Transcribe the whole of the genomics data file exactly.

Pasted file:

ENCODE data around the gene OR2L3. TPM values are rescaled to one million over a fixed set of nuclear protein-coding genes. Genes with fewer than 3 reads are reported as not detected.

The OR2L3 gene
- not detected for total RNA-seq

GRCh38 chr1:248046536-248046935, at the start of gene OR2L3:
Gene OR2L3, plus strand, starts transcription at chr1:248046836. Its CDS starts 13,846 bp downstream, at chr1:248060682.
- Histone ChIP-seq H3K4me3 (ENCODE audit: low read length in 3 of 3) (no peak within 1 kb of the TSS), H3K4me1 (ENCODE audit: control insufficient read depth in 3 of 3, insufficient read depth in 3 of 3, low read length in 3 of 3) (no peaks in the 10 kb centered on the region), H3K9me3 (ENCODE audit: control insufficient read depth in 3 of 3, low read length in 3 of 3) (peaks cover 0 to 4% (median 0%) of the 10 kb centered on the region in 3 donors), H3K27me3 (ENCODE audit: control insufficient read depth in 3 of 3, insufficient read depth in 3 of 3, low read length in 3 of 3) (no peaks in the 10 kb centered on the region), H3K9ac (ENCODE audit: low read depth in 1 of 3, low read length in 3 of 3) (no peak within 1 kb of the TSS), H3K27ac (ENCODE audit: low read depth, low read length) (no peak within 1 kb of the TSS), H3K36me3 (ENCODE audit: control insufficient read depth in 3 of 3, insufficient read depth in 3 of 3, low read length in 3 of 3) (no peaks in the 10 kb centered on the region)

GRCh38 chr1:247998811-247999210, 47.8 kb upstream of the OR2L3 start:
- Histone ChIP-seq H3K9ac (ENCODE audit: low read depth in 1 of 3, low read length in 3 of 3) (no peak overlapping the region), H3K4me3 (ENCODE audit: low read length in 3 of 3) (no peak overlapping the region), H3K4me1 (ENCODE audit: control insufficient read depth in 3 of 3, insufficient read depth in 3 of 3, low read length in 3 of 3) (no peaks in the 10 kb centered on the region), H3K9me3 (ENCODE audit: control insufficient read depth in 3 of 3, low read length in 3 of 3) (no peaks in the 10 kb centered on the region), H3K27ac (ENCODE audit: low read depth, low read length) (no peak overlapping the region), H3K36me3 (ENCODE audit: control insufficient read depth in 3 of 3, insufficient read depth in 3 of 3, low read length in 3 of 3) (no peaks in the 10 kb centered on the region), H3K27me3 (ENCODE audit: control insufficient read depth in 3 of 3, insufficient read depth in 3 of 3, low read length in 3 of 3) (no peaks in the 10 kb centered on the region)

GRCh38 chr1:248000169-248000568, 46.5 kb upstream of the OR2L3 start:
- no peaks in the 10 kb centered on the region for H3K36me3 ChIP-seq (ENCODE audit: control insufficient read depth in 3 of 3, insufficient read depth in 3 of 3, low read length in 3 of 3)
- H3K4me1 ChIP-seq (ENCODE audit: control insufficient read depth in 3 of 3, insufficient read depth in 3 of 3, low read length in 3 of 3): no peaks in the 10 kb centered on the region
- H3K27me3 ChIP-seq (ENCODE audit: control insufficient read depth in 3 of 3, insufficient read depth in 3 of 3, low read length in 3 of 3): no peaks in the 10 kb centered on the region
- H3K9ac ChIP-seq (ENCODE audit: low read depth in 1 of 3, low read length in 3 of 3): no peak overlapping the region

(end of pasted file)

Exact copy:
ENCODE data around the gene OR2L3. TPM values are rescaled to one million over a fixed set of nuclear protein-coding genes. Genes with fewer than 3 reads are reported as not detected.

The OR2L3 gene
- not detected for total RNA-seq

GRCh38 chr1:248046536-248046935, at the start of gene OR2L3:
Gene OR2L3, plus strand, starts transcription at chr1:248046836. Its CDS starts 13,846 bp downstream, at chr1:248060682.
- Histone ChIP-seq H3K4me3 (ENCODE audit: low read length in 3 of 3) (no peak within 1 kb of the TSS), H3K4me1 (ENCODE audit: control insufficient read depth in 3 of 3, insufficient read depth in 3 of 3, low read length in 3 of 3) (no peaks in the 10 kb centered on the region), H3K9me3 (ENCODE audit: control insufficient read depth in 3 of 3, low read length in 3 of 3) (peaks cover 0 to 4% (median 0%) of the 10 kb centered on the region in 3 donors), H3K27me3 (ENCODE audit: control insufficient read depth in 3 of 3, insufficient read depth in 3 of 3, low read length in 3 of 3) (no peaks in the 10 kb centered on the region), H3K9ac (ENCODE audit: low read depth in 1 of 3, low read length in 3 of 3) (no peak within 1 kb of the TSS), H3K27ac (ENCODE audit: low read depth, low read length) (no peak within 1 kb of the TSS), H3K36me3 (ENCODE audit: control insufficient read depth in 3 of 3, insufficient read depth in 3 of 3, low read length in 3 of 3) (no peaks in the 10 kb centered on the region)

GRCh38 chr1:247998811-247999210, 47.8 kb upstream of the OR2L3 start:
- Histone ChIP-seq H3K9ac (ENCODE audit: low read depth in 1 of 3, low read length in 3 of 3) (no peak overlapping the region), H3K4me3 (ENCODE audit: low read length in 3 of 3) (no peak overlapping the region), H3K4me1 (ENCODE audit: control insufficient read depth in 3 of 3, insufficient read depth in 3 of 3, low read length in 3 of 3) (no peaks in the 10 kb centered on the region), H3K9me3 (ENCODE audit: control insufficient read depth in 3 of 3, low read length in 3 of 3) (no peaks in the 10 kb centered on the region), H3K27ac (ENCODE audit: low read depth, low read length) (no peak overlapping the region), H3K36me3 (ENCODE audit: control insufficient read depth in 3 of 3, insufficient read depth in 3 of 3, low read length in 3 of 3) (no peaks in the 10 kb centered on the region), H3K27me3 (ENCODE audit: control insufficient read depth in 3 of 3, insufficient read depth in 3 of 3, low read length in 3 of 3) (no peaks in the 10 kb centered on the region)

GRCh38 chr1:248000169-248000568, 46.5 kb upstream of the OR2L3 start:
- no peaks in the 10 kb centered on the region for H3K36me3 ChIP-seq (ENCODE audit: control insufficient read depth in 3 of 3, insufficient read depth in 3 of 3, low read length in 3 of 3)
- H3K4me1 ChIP-seq (ENCODE audit: control insufficient read depth in 3 of 3, insufficient read depth in 3 of 3, low read length in 3 of 3): no peaks in the 10 kb centered on the region
- H3K27me3 ChIP-seq (ENCODE audit: control insufficient read depth in 3 of 3, insufficient read depth in 3 of 3, low read length in 3 of 3): no peaks in the 10 kb centered on the region
- H3K9ac ChIP-seq (ENCODE audit: low read depth in 1 of 3, low read length in 3 of 3): no peak overlapping the region